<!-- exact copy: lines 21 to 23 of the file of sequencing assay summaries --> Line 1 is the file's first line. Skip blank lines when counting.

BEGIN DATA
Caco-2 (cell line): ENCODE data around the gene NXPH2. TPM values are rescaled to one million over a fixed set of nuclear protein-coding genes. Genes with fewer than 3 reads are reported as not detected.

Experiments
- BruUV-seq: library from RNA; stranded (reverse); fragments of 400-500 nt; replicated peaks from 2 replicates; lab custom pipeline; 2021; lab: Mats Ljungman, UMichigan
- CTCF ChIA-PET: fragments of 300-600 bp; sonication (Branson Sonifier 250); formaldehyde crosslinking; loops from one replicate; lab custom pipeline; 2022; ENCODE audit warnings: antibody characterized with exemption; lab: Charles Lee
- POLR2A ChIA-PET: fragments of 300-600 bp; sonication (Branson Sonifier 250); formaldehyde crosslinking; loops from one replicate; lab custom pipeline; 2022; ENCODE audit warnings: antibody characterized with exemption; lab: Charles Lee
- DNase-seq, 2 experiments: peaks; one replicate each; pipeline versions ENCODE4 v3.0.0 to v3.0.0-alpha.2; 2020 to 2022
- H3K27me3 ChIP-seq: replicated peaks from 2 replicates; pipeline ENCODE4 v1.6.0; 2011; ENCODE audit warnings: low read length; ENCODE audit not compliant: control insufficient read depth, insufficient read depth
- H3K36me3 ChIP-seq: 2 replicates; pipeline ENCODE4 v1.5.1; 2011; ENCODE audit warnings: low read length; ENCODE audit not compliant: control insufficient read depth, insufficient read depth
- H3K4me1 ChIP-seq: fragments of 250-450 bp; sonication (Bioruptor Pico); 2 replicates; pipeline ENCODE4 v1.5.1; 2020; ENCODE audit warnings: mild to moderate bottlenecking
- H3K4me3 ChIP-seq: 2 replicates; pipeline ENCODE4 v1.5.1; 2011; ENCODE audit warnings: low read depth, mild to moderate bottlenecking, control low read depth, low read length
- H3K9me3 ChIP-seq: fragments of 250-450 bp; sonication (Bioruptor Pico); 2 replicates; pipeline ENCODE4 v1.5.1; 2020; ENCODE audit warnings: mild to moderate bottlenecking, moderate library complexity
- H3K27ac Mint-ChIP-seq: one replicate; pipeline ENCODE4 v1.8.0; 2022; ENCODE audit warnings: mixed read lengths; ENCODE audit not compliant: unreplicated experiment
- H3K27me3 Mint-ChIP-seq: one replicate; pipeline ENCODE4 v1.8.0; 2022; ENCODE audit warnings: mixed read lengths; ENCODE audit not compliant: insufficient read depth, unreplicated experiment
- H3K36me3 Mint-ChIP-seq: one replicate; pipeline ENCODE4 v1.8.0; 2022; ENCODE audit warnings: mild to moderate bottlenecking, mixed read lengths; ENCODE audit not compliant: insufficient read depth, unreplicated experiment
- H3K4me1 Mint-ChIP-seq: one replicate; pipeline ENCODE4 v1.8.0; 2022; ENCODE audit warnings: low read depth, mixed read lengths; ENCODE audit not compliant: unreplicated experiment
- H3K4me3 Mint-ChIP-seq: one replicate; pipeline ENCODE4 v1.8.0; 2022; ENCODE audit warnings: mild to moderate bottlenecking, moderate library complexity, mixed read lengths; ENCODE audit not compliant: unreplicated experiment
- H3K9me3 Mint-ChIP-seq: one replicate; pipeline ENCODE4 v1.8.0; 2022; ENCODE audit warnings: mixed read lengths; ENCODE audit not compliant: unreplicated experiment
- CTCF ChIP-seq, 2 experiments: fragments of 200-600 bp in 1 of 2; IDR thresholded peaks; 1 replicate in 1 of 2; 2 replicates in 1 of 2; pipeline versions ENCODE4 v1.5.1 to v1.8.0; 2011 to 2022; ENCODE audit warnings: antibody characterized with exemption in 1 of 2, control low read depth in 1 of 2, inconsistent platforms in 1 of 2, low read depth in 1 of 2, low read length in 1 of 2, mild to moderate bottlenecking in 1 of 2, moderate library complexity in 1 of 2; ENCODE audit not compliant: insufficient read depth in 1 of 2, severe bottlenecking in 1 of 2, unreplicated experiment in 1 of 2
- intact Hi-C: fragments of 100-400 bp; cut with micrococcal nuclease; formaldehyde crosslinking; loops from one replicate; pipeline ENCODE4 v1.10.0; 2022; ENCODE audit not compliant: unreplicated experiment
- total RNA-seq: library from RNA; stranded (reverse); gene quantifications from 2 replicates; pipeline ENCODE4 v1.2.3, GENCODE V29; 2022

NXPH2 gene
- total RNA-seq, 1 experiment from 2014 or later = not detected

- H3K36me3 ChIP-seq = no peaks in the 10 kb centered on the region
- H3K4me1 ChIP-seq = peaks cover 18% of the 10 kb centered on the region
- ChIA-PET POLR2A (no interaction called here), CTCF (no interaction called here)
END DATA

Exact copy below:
NXPH2 gene
- total RNA-seq, 1 experiment from 2014 or later = not detected

- H3K36me3 ChIP-seq = no peaks in the 10 kb centered on the region